• There's no way for me to link to a particular comment?
  • When digging stories, I can filter by particular topics and properties of the sumissions (age, popularity, etc..) How do I filter out the ones I've already dugg?
  • Where is Digg's todo/upcoming features list?
  • Where the bug database for Digg, so I can see if these things are known or have been requested?
I'm not just trying to complain. Some of these things must have simple answers, and if someone would supply those for me, I would appreciate it. I have tried to do some searching, but "digg" and any keyword you can think of will simply pull up a list of stories that have been linked from Digg for that topic. There needs to be a keyword that indicates that it's about Digg itself, "metadigg" perhaps.

And, naturally, I have dugg this blog entry, so I can see some of the rest of the proccess, and maybe some answers to my questions. If you diggers do end up coming and helping me out, then I thank you in advance.

OS X Malware

Just to be up front about it: Yes, this entry was created in the spirit of stabbing OS X zealots in the eye with a lit cigarette. Why? It drives me absolutely insane when people who clearly have no concept of how these things work insist that Macs can't get malware, don't have vulnerabilities, or have some magic security model. Yes, I realize trying to educate someone like that is masochistic. However, I wanted to have a more convenient place to point to when some clueless Mac fanboy says "show me even one virus for OS X!!".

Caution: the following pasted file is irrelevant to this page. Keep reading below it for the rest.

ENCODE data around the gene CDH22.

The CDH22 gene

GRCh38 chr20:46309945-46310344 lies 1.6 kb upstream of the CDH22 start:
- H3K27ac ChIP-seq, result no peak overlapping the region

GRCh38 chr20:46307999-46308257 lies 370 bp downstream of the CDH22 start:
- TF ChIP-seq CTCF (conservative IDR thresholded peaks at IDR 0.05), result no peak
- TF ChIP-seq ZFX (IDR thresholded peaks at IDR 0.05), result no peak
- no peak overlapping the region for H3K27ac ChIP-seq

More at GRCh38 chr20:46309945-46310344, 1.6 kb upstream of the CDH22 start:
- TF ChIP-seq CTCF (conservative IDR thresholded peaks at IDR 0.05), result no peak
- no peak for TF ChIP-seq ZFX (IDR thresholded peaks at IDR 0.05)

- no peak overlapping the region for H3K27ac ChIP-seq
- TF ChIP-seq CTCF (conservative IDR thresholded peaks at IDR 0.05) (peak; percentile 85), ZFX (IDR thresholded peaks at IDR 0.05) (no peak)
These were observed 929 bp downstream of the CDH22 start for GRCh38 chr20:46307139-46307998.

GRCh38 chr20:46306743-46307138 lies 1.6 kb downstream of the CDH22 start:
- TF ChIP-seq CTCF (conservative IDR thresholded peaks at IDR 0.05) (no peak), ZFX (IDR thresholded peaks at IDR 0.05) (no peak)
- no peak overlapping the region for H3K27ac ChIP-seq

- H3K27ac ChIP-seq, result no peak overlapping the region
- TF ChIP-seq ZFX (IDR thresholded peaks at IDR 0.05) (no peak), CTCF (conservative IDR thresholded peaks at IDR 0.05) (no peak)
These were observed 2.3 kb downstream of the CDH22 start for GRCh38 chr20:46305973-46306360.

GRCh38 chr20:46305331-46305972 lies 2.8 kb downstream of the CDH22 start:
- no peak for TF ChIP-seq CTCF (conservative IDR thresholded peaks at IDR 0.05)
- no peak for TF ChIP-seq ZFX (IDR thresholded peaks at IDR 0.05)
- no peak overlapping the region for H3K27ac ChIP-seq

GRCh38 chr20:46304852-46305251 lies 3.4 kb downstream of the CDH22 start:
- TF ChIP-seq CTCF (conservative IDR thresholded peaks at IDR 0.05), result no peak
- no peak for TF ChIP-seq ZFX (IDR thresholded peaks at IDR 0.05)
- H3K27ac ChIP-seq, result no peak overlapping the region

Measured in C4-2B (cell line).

I don't care to claim that the problem of malware on OS X has in any way reached significant levels. Nor am I trying to say that it is immanent. I do mean to say that is it not non-existent, and that it is certainly not impossible that it could happen.

So I'm going to try to maintain a list. I'm doing "malware" here, not exploits nor vulnerabilities. For my purposes, that includes viruses, trojan horses, worms, rootkits and spyware. I'm also going to limit this list to malware designed for OS X. There is a long list of macro/Office based stuff, things for OS 9 and below, and so on. Yes, I realize that some of it still probably works fine on OS X under the right circumstances.





(Sony Rootkit)






Not malware:
But I put it here for reference. This is to address the people who want to claim that malware would have to ask for your admin password. Not that there is any requirement that malware be root, of course. In the OS X security model, any admin user can write to everything in /Applications.

According to the author, .D is no longer a worm, but is an autorooter. Unless I have time to look at it later and change my mind, it does not appear to meet my definition of malware.